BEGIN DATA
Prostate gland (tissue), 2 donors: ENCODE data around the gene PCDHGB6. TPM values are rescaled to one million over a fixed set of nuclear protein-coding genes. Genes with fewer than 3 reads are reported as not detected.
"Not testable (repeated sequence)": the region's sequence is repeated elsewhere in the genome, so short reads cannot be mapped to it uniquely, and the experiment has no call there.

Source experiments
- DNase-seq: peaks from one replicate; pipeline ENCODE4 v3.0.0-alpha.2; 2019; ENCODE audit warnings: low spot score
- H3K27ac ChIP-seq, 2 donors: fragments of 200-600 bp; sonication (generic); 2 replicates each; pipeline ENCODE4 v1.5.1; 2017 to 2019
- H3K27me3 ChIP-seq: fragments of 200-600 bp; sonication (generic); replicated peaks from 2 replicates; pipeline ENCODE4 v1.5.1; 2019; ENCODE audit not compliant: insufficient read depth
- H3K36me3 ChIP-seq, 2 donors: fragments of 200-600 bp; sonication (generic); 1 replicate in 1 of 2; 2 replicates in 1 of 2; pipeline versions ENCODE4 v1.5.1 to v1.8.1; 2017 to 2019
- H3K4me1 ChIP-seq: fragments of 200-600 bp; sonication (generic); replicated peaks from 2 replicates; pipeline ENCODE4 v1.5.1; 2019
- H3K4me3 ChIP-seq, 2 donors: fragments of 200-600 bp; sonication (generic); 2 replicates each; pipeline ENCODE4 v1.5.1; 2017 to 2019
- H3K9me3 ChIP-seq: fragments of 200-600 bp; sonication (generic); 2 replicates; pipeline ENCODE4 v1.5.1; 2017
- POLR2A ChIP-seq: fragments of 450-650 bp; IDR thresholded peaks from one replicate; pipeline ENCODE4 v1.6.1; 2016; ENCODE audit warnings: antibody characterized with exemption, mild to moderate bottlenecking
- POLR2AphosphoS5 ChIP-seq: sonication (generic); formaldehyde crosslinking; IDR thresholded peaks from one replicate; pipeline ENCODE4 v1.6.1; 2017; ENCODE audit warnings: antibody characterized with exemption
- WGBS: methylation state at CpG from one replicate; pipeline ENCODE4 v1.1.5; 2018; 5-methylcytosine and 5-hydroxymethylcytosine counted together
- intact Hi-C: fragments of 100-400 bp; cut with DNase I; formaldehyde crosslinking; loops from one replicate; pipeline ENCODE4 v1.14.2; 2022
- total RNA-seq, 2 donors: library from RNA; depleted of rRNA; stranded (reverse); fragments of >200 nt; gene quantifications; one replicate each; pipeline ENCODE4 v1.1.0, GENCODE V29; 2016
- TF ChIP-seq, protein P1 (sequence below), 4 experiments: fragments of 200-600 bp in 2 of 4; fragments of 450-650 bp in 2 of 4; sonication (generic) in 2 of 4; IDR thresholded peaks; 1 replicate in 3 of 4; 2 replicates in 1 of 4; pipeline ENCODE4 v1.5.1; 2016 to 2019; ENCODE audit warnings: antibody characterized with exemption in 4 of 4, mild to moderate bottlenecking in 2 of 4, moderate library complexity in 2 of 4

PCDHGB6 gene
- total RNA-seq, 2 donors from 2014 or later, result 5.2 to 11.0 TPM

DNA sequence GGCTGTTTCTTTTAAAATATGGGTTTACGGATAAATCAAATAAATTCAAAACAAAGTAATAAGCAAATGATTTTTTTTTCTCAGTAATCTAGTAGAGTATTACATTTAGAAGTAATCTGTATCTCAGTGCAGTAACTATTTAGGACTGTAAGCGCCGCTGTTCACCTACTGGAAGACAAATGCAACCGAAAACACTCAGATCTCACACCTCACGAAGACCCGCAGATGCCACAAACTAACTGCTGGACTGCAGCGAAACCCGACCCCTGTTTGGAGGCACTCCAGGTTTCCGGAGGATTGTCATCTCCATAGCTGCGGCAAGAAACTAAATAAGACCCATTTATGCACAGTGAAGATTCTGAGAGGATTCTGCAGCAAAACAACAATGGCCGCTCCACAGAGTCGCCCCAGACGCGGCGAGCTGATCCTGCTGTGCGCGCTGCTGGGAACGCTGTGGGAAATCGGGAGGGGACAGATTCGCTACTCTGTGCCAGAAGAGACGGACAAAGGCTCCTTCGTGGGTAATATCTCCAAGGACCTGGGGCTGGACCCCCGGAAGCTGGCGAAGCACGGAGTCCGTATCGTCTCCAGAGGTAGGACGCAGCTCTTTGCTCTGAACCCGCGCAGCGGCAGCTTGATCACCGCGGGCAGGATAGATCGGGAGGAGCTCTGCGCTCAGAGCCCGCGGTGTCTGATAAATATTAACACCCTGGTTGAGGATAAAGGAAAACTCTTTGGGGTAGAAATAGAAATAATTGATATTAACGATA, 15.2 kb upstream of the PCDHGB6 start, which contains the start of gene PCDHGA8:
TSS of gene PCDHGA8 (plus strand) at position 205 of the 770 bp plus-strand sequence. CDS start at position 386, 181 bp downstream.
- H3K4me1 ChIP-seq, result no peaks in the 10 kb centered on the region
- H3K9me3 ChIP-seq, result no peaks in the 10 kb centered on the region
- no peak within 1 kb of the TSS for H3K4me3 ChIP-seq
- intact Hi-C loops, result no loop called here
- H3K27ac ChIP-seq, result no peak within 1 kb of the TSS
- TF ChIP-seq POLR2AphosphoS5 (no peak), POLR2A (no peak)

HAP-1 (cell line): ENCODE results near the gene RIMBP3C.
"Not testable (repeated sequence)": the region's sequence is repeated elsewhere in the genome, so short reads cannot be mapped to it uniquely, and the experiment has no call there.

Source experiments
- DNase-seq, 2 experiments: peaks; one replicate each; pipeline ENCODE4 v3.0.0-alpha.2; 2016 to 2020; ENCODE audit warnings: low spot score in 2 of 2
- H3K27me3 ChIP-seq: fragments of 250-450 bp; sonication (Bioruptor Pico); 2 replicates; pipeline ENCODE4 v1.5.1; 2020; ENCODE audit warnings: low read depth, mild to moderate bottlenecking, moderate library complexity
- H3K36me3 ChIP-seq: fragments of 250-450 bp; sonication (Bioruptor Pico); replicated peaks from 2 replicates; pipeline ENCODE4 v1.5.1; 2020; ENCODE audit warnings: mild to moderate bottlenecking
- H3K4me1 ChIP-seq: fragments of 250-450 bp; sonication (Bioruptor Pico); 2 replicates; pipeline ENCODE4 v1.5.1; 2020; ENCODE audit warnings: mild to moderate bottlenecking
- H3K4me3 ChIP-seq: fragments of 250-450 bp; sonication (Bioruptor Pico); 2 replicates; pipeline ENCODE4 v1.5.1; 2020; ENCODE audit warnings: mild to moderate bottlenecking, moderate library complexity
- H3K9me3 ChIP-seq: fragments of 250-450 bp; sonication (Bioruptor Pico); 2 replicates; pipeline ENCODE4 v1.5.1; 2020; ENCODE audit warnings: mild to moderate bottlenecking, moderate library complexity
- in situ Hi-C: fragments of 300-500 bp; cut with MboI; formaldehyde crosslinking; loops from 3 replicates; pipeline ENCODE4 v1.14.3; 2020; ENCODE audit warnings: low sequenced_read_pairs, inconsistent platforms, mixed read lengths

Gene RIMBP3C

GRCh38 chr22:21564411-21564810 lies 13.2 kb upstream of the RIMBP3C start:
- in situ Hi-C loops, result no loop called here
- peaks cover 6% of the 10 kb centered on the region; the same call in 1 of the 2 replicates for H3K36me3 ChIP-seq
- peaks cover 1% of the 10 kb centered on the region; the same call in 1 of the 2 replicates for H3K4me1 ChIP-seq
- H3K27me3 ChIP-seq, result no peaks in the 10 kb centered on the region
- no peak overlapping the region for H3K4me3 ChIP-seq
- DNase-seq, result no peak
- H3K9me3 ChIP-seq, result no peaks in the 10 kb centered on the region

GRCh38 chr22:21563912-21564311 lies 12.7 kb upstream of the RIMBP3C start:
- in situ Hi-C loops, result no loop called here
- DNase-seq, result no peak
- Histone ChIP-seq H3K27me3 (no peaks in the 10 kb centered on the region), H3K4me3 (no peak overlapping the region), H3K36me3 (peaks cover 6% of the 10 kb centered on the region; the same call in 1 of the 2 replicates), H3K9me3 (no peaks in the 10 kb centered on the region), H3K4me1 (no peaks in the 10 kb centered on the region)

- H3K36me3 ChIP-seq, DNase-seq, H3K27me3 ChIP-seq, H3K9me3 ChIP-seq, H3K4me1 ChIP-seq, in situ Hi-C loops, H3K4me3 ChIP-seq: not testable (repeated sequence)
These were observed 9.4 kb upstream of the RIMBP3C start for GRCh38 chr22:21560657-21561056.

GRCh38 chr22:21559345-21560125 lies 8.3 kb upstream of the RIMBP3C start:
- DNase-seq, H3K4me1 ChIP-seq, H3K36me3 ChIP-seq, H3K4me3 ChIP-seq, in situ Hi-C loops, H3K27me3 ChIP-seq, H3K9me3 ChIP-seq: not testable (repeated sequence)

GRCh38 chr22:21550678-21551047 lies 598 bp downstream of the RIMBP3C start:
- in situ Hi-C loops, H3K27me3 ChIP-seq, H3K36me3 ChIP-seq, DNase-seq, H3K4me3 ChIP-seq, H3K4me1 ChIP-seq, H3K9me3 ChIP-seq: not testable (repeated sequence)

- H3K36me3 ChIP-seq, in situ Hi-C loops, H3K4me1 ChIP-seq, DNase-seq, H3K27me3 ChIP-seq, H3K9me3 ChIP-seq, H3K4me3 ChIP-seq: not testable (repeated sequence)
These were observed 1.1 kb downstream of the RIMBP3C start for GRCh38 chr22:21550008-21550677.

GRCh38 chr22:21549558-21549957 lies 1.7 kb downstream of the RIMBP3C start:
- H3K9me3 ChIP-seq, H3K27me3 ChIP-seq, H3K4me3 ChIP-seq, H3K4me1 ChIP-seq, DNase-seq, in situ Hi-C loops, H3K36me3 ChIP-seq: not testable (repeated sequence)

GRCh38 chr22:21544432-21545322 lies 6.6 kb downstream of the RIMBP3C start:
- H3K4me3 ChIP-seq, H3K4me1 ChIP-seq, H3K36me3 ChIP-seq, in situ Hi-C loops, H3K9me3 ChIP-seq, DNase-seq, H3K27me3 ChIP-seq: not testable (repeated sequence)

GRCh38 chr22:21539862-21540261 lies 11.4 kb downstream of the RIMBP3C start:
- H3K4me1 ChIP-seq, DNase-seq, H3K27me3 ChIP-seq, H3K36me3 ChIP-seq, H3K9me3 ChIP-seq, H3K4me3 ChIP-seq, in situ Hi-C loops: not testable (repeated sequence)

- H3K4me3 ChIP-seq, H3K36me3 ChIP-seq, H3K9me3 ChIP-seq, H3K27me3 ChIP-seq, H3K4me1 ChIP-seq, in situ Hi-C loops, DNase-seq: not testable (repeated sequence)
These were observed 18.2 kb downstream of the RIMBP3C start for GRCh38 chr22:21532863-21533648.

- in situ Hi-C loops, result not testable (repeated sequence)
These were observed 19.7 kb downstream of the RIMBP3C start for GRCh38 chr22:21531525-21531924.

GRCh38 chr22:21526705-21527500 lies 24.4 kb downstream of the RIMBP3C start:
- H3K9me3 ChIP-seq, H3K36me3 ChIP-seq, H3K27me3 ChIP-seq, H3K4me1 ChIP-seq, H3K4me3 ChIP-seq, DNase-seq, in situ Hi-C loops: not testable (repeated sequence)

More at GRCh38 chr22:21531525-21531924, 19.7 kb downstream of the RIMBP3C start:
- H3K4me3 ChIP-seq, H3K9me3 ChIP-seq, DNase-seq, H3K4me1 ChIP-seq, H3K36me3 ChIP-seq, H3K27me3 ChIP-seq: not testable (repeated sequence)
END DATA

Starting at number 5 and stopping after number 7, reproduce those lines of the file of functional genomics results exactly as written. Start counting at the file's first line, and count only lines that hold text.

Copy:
- H3K27ac ChIP-seq, 2 donors: fragments of 200-600 bp; sonication (generic); 2 replicates each; pipeline ENCODE4 v1.5.1; 2017 to 2019
- H3K27me3 ChIP-seq: fragments of 200-600 bp; sonication (generic); replicated peaks from 2 replicates; pipeline ENCODE4 v1.5.1; 2019; ENCODE audit not compliant: insufficient read depth
- H3K36me3 ChIP-seq, 2 donors: fragments of 200-600 bp; sonication (generic); 1 replicate in 1 of 2; 2 replicates in 1 of 2; pipeline versions ENCODE4 v1.5.1 to v1.8.1; 2017 to 2019